Sunday, May 27, 2012

Focus stacking

This last week I have been learning playing around with 'focus stacking'. One of the difficulties when taking closeup or macro photos is the incredibly shallow depth of field; sometimes you may only have a millimetre of the subject in focus at a time -front, sharp; rear blurry. The answer is to take a number of photos focussed on different parts of the subject and then merge them altogether to get one sharp photo.

This is easier said than done. Unlike merging photos for exposure, every time you refocus the shape of the subject changes slightly, so each picture needs to be aligned not only for x and y coordinates but also for depth by adjusting magnification. All tricky stuff for software but the free program "Combine ZP" available from: does the job admirably (though it does take some learning). Here is a dandelion composited from 5 differently focused frames in 'CombineZP':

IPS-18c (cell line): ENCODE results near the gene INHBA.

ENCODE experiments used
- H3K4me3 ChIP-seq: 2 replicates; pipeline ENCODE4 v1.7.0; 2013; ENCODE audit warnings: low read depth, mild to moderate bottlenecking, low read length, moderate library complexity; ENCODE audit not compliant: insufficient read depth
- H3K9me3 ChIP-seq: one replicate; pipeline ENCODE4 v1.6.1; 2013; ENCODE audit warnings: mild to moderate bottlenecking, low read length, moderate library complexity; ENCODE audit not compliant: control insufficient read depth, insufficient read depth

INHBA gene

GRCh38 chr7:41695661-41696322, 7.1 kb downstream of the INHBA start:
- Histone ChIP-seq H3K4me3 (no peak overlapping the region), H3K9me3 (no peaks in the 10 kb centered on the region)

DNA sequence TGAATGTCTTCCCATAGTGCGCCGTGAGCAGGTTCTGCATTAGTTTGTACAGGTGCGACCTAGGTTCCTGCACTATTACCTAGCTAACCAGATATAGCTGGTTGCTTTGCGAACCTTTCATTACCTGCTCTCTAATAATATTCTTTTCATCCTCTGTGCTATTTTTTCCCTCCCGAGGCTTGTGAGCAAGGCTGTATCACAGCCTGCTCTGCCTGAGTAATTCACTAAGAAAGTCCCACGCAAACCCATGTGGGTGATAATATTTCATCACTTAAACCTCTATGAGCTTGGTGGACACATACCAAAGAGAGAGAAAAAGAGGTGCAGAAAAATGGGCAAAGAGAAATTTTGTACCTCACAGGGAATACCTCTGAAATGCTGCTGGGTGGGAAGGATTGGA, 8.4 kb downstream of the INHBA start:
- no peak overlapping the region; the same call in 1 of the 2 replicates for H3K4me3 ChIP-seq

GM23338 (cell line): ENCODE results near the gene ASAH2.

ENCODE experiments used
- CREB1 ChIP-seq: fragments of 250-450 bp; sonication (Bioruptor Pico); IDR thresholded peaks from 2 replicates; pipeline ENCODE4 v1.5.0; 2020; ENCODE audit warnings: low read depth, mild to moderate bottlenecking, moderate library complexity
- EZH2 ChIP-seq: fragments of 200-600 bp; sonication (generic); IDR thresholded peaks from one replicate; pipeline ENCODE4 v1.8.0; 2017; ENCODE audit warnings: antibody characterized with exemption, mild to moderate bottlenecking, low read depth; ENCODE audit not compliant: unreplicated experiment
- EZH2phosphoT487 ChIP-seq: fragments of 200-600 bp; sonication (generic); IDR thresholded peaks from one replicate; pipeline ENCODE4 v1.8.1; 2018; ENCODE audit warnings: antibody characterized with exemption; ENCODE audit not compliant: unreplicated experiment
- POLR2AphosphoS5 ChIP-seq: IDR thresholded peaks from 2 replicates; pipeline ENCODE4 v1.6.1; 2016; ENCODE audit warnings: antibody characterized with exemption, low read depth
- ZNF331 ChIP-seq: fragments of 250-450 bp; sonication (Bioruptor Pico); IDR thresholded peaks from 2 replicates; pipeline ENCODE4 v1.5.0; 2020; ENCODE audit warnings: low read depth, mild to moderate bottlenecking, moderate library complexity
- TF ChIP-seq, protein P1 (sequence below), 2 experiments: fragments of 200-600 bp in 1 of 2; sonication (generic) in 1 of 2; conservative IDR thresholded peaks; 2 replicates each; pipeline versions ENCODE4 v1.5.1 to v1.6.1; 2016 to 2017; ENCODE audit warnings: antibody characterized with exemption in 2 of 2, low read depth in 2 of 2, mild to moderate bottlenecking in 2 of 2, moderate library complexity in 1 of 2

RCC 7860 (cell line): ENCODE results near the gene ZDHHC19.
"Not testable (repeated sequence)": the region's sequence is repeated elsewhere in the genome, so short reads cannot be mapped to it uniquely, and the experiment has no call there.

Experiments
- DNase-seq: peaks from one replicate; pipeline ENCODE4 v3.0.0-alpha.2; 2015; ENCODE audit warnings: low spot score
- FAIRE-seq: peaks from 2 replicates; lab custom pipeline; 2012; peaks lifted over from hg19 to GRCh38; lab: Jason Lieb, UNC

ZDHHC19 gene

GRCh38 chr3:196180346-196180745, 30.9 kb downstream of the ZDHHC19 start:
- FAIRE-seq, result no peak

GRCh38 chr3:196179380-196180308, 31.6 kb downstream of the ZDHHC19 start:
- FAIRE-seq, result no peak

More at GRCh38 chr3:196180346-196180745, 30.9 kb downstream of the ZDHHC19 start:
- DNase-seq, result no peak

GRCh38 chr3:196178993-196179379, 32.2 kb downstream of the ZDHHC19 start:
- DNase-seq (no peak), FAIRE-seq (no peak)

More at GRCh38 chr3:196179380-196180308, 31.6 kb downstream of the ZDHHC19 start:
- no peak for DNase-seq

and this is a 100% crop from right of centre out towards the right edge. Note the very fine detail that 'CombineZP' has been able to maintain:

Although the differently focussed frames can be achieved by adjusting focus on the lens, it is much easier with subjects this size to use a focusing rail which allows sub-mm adjustments. All five frames were shot at ISO 100, with a 70-300 Tamron lens at 185mm and f11 for 0.7 seconds.

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